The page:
RL: I was interested in it beforehand. The implant is something I probably would’ve done regardless, but losing my vision was a big motivator. My doctor told me I needed a cornea transplant to be able to see. I’ve got one that went bad. I woke up one day, and my eye was blurry. And it didn’t go away. The doctor said the only thing that would correct it was a transplant. I had to go on a list to get that procedure, and I couldn’t afford it. He said also that my other eye could go at any time, and then I’d be legally blind. It would leave my family in a difficult situation. My wife would have to go back to work and I’d be home blind, trying to take care of kids, which would not end well.
I wanted to start echo-locating, like a bat, so I could navigate. I wanted to create a device that wouldn’t annoy people around me, but could help me navigate, so I could be proactive and learn to do these things now, instead of when I’m blind. So I got the implants, and it turned out they wouldn’t help me with the echo-location.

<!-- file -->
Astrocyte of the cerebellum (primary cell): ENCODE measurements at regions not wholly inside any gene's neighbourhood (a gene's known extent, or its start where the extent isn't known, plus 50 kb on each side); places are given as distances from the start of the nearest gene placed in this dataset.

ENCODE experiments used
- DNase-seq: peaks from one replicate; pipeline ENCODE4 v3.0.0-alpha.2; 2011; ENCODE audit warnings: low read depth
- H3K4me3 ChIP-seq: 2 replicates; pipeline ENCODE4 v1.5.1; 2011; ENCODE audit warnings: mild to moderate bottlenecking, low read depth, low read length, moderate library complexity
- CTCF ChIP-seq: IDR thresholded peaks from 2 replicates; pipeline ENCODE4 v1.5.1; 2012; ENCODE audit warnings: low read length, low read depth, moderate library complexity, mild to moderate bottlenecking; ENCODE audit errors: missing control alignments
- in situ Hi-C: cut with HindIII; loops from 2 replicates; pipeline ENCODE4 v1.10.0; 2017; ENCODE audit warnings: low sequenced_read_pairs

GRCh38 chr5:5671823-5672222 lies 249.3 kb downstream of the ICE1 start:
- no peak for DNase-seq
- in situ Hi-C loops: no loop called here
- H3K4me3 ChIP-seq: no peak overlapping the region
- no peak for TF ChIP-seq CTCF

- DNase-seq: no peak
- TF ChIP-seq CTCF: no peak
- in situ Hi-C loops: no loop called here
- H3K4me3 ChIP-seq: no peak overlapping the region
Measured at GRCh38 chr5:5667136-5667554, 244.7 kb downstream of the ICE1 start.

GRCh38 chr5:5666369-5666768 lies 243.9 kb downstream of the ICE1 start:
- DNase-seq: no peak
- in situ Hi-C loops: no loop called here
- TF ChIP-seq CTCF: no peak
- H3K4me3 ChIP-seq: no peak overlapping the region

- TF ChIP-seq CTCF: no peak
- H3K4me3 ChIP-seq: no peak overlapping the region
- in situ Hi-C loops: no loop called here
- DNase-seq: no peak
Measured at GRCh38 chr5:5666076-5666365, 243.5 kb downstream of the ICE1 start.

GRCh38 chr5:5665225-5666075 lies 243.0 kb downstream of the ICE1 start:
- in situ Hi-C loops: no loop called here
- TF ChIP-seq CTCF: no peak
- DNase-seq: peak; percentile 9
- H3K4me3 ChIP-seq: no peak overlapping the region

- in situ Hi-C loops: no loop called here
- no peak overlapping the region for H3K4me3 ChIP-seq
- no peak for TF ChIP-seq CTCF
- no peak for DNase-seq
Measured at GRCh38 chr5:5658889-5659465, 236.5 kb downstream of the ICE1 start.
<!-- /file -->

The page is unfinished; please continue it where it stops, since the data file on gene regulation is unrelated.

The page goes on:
I still have a million other things I’ve been doing with the ear implant anyway. I did a thing on NPR, and I had this retired professor from Harvard call me up and say, “Hey, I heard your thing on NPR and I did this echo-location experiment in the ‘80s that I’ve got to tell you about.” He bombarded me with this info that was just fascinating, and based on that info, I was able to create a device that would help me navigate.
And I’m still making improvements. It’s kind of like this Quixote-esque endeavor, where nothing’s ever good enough, I’m constantly making modifications. And I’m on a limited budget, so it’s slow-going sometimes. I learned things from the ground up because I didn’t really know electronics or audiology or biology before. So I’ve got to get basic foundations of knowledge, and that takes me awhile, but I enjoy it. I really enjoy it.
Is there just one device you're continuously working on, or do you now have several devices and names for them?
RL: Someone jokingly called my audio device the Ear Lord, and that name kind of stuck. If it ever became a final product, it wouldn’t be the name, for sure. Marketing would strike that down!